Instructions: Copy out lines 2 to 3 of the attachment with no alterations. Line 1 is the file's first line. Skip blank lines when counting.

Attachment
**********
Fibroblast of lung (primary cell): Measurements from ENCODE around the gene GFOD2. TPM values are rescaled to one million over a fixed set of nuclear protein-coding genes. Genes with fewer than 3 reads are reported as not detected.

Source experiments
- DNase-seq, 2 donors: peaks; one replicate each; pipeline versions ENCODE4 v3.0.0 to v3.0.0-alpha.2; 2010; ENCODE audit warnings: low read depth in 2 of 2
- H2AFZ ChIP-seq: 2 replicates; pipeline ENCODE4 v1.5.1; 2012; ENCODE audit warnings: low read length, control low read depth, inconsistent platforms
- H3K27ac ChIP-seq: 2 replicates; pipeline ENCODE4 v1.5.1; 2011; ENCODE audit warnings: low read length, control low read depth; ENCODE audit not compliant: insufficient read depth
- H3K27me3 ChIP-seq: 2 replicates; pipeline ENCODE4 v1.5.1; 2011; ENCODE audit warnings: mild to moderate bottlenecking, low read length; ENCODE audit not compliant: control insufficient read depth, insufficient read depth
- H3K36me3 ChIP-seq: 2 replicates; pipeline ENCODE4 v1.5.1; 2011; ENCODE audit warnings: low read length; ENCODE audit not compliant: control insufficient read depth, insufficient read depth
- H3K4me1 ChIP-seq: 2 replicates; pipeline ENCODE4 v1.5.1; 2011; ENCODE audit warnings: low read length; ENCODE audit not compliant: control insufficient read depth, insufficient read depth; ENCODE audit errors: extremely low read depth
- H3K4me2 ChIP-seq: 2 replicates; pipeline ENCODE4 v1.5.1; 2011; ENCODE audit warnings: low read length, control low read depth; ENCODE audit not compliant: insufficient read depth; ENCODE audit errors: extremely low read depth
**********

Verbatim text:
Source experiments
- DNase-seq, 2 donors: peaks; one replicate each; pipeline versions ENCODE4 v3.0.0 to v3.0.0-alpha.2; 2010; ENCODE audit warnings: low read depth in 2 of 2